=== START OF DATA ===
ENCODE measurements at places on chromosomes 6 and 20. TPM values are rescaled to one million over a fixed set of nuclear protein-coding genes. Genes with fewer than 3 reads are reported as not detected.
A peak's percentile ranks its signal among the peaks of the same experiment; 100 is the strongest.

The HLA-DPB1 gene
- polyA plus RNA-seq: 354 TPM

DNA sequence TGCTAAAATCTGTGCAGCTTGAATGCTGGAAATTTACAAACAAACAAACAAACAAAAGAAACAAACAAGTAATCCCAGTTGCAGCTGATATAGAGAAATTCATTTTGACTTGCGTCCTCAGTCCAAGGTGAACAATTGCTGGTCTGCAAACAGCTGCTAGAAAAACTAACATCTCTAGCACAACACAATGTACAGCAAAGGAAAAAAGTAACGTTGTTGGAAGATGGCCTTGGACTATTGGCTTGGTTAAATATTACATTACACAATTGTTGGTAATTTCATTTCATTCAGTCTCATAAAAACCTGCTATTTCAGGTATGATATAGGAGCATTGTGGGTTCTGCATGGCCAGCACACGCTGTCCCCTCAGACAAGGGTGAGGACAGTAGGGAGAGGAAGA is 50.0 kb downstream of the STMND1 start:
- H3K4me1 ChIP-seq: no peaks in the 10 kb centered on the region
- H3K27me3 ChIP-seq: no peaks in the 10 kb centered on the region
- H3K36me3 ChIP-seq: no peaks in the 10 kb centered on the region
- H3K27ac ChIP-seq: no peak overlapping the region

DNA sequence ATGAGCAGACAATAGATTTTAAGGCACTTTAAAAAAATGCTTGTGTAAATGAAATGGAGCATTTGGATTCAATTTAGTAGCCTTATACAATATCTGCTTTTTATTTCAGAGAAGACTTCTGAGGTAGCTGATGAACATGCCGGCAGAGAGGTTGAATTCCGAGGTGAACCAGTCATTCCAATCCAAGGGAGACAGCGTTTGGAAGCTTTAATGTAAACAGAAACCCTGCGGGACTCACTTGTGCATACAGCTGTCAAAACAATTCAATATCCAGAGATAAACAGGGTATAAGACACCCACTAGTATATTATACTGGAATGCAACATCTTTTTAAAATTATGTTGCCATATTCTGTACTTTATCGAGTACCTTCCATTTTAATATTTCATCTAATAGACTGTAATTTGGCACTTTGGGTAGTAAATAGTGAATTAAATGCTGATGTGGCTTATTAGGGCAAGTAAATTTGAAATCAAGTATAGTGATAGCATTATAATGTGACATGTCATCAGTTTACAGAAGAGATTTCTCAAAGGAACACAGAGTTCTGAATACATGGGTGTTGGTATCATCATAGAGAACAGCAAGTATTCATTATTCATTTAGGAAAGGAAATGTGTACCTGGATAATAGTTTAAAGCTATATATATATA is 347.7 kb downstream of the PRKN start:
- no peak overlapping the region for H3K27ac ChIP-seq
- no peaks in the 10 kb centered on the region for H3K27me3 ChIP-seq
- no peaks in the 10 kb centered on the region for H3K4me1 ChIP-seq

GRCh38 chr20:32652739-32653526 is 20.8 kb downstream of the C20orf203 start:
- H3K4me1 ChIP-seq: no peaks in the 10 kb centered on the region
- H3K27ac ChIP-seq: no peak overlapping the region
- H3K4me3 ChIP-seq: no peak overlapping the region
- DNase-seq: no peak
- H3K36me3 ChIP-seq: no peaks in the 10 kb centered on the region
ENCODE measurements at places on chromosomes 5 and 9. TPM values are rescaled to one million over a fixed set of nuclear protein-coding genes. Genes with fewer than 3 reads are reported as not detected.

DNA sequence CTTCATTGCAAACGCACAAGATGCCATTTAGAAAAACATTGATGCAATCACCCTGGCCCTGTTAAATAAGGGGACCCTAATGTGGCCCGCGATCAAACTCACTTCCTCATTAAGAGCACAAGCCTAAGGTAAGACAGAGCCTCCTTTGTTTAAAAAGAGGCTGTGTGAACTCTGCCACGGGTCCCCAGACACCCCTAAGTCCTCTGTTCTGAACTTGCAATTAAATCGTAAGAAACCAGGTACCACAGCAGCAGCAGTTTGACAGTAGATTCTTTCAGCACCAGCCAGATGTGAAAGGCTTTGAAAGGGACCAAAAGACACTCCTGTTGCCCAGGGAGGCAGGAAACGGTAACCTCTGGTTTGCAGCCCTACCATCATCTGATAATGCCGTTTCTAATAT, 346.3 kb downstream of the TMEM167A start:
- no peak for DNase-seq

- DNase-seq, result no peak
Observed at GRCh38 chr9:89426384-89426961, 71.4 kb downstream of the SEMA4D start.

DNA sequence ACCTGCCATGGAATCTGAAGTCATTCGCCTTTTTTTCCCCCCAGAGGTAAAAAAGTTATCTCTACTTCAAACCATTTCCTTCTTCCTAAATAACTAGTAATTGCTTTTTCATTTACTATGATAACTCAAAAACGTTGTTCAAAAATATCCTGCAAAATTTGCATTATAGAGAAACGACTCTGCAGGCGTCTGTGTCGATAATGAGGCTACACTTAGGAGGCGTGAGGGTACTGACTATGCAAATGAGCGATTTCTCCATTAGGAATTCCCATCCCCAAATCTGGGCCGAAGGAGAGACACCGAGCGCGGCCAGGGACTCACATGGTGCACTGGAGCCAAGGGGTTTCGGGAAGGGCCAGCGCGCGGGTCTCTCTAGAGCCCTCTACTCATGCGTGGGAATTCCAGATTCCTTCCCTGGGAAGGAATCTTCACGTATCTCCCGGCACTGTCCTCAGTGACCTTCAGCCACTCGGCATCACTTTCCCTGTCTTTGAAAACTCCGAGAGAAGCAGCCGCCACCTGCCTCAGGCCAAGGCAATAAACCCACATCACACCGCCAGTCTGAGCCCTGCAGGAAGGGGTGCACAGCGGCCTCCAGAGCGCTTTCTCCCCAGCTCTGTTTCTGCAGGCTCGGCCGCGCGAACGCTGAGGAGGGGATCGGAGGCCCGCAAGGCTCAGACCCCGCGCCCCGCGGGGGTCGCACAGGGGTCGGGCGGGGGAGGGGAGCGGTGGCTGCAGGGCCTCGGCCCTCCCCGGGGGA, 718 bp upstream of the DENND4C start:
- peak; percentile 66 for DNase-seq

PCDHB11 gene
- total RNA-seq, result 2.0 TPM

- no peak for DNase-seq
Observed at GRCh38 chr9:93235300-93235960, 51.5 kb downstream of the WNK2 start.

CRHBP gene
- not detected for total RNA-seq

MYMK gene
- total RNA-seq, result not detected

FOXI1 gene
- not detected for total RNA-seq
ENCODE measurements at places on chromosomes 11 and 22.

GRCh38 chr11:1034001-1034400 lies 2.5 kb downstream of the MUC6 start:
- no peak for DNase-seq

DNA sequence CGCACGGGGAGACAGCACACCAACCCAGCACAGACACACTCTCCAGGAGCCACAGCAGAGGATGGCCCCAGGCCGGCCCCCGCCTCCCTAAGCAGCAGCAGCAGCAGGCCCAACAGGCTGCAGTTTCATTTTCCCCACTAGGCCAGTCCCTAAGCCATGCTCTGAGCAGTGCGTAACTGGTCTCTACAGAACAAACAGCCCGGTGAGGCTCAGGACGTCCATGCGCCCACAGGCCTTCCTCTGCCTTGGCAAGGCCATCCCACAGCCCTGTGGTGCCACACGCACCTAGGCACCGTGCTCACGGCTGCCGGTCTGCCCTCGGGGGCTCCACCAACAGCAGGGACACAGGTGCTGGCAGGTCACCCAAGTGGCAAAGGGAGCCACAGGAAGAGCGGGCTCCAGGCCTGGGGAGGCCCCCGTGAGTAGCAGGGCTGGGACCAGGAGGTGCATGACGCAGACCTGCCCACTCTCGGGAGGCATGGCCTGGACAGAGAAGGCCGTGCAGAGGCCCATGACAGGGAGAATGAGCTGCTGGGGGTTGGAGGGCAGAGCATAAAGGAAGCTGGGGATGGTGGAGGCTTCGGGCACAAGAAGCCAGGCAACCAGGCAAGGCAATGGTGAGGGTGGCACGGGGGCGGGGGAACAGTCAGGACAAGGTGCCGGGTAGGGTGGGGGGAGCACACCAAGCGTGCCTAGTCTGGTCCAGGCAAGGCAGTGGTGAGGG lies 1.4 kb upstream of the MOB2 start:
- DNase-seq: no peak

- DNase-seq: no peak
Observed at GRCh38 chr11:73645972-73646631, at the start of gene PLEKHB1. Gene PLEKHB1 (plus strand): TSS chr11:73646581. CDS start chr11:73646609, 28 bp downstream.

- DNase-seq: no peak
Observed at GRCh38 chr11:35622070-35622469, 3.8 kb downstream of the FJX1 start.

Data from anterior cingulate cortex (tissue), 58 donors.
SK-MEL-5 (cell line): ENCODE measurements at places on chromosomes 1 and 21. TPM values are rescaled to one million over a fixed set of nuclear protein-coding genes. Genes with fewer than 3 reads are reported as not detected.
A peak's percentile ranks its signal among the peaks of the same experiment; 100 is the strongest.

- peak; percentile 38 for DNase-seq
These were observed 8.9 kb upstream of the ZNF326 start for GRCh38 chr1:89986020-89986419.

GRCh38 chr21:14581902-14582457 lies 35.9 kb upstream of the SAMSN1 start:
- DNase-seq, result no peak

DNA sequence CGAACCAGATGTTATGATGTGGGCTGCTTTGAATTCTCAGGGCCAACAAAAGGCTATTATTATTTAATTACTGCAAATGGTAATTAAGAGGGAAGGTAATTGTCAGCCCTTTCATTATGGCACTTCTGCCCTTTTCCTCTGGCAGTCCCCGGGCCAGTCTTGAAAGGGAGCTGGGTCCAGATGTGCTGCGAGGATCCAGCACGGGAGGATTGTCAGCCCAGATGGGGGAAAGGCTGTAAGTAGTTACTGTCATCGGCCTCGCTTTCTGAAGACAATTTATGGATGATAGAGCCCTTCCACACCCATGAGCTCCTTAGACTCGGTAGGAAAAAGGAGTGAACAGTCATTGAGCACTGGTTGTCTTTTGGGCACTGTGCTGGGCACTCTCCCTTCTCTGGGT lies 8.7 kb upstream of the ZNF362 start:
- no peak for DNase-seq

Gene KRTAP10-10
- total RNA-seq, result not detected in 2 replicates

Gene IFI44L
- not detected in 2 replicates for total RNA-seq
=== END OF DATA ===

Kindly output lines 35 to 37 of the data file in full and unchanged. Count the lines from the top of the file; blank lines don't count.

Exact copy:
FOXI1 gene
- not detected for total RNA-seq
ENCODE measurements at places on chromosomes 11 and 22.